These are the books I finished. Each is an Amazon Affiliate link.
Reading is slightly underrated. Get the most out of reading by starting more books, quitting more books, and diving into themes.
Personal maintenance. Familiar subjects and books to “remind me”.
Atomic Habits I was late to this because it’s not too new. The book is built around adjusting the friction in our lives. Clear does a great job explaining these things and the book is a reminder to redesign gunky systems.
Never Split the Difference, a reread. Voss’s best-seller is heavy on his own stories and I skip these parts for the tactics like: two copies? or help me understand or that’s right or how am I supposed to do that? Be empathetic and talk to people in their world with their words.
Courage is Calling. Holiday adds stories to his stoic virtues series. I need reminders like the one above my desk: don’t be overheard complaining about life at court, not even to yourself.
Fiction used to feel unproductive because there wasn’t a story to write or a way to hack novel solutions into our daily optimization. I’m dumb. Fiction is fun. And if you need – like I still sometimes do – a rationalization, remember that these are stories written about people by people for people. The payoff is humanity.
All the Light we Cannot See. Good and I can’t wait for the Netflix series. The fictional account of fleeing families during WW2, personal growth and love, attention, and riddles and mazes.
The Nightingale. Like All the Light… and last year’s Alice Network this book follows a pair of women (sisters) during WW2. Why read historical fiction about women during WW2? I’ve no idea. This book, man this book had it all, even a few good sniffles at the end.
Fellowship of the Ring. At the Council of Elrond, the members are amazed at the dangers Aragorn has faced. “There is little need to tell of them”, said Aragon, “if a man must needs walk in sight of the Black Gate, or tread the deadly flowers of Morgul Vale, then perils he will have.” I think about this a lot.
Better off Dead (Jack Reacher). Each year Lee Child writes a new book, mostly the same structure, always focusing on Jack Reacher. Each year I read it.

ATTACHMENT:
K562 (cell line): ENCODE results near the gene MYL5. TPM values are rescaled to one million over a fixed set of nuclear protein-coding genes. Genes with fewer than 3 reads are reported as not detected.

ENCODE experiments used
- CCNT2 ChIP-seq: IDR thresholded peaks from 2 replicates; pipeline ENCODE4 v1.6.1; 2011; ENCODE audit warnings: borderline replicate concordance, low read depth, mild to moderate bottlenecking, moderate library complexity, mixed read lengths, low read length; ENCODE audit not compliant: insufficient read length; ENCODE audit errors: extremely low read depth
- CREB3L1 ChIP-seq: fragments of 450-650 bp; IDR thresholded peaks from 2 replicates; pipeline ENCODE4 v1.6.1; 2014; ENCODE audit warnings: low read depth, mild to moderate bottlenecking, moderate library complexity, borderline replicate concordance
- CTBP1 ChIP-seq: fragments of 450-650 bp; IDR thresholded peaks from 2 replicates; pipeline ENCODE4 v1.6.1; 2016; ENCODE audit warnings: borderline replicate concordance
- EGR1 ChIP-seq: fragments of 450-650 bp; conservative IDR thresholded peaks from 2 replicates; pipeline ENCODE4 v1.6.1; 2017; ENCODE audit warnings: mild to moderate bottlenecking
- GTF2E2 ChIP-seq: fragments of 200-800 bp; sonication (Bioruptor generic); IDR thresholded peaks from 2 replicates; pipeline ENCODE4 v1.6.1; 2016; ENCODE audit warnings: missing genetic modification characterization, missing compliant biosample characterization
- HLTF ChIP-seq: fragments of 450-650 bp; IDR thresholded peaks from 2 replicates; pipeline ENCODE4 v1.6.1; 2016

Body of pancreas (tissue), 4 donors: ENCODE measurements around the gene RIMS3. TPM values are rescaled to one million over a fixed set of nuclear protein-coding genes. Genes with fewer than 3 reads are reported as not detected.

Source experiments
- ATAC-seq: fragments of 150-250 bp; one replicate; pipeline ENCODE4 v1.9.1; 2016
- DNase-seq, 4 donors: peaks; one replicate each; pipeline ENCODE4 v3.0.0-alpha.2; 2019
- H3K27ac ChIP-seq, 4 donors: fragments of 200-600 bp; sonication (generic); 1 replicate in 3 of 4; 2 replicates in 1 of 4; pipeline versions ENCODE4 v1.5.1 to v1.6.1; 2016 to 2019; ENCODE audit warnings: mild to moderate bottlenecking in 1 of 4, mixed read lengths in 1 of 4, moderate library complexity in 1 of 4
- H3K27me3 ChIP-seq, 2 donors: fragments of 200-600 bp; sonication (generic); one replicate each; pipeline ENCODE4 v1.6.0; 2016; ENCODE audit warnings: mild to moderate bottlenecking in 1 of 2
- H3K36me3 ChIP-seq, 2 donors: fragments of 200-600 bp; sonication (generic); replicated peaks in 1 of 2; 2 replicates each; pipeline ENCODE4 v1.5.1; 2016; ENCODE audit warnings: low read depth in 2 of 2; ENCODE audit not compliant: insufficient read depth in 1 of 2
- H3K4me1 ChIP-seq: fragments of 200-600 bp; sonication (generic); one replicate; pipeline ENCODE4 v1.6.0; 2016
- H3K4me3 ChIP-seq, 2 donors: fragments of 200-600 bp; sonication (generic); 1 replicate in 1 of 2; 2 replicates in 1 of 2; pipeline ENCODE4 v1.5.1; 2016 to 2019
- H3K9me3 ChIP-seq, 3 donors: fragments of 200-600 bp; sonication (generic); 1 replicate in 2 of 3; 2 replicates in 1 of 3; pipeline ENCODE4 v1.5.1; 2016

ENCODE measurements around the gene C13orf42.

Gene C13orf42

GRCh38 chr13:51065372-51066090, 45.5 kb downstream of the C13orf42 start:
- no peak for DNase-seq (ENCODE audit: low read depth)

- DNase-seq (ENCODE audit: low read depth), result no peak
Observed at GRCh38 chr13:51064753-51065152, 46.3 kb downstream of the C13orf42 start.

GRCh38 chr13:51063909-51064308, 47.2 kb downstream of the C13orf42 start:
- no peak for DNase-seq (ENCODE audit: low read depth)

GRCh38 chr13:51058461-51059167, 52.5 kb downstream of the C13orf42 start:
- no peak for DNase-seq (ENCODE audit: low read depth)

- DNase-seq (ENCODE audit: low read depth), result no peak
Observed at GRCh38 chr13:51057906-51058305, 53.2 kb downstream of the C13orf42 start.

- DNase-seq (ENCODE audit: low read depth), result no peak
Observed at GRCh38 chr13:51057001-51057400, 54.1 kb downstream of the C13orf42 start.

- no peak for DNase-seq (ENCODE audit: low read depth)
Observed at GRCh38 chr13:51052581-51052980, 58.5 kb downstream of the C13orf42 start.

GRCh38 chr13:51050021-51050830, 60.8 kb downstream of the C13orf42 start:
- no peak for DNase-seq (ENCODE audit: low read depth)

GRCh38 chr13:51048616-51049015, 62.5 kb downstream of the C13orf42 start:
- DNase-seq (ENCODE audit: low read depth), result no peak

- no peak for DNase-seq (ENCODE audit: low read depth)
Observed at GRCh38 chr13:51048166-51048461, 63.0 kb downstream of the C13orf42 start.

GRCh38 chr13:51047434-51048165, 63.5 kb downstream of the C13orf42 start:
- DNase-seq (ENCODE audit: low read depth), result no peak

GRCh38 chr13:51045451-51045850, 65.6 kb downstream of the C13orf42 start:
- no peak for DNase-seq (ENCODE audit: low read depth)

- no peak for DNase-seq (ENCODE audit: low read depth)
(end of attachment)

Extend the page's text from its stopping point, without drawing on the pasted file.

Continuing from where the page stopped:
Prey. A Patrick O’Shaughnessy recommendation. Written in 2002(!!!!!) the book holds up. This was the only aged passage: “I had a ten o’clock meeting with my headhunter, Annie Gerard. We met in the sunny courtyard of a coffee shop on Baker. We always met outside, so Annie could smoke. She had her laptop out and her wireless modem plugged in. A cigarette dangled from her lip, and she squinted in the smoke. “Got anything?” I said, sitting down opposite her.” I’ll only add that thermite makes a great white elephant gift.
JTBD books. JTBD is a problem-solving approach we’ve covered a lot.
Demand Side Sales. A collection of stories from Bob Moesta’s experiences. But my favorite story is from the introduction by Jason Fried:
I noticed that when people browsed shoes on a wall, they’d pick a few up and bounce them around in their hand to get a sense of the heft and feel. Shoes go on your feet, but people picked the shoe with their hands. If it didn’t feel good in the hand, it never made it to their foot.Jason Fried
Start With No. Recommended by Chris Voss. It’s a little JTBD and a little Never Split… though Camp’s stories are as good as Voss’s or Moesta’s. A good book to ’round out’ these ideas but not essential.
The Accounting Game. This a short fun read for an introduction to accounting. Though I still don’t ‘get it’. What I want is a holistic approach. How did Buffett understand float? How do I understand high fixed costs relative to accounts receivable? Accounting is a bathtub problem. Right?
Virus of the Mind. Richard Dawkins coined meme but this book (by one of the designers of Microsoft Word) goes into it. Through evolution, we developed preferences for messages built around danger, food, and sex. Certain types of those messages (stories, images, etc) spread better than others.
Status Games. There’s a set of books like Miller’s Spent and Hanson’s Elephant… that address the idea of status, mimicry, and imitation. Status Games was the best personal fit because of its evolutionary focus. Miller’s is more commercial (it was also good) and Hanson’s never clicked for me.
Parenting Teens with Love and Logic. My daughters’ school suggested this one. The warning for books like this is that most of parenting is making sure kids are physically, mentally, and emotionally safe from the big stuff. The rest is just tweaks. What I liked about this book was the contrast between parents being ‘helicopters’ or ‘consultants’.
Nomadland. Stories of people living as nomads. Usually, people didn’t intend to end up as nomads but if they did it was because they lost their health, house, job, or spouse. Instagram #vanlife isn’t real, and these stories are tough lives – but there’s something to this. Why do people live in one place? What are the limits? If jobs, insurances, paychecks, fulfillment, and family photos are in the cloud does that change how we live?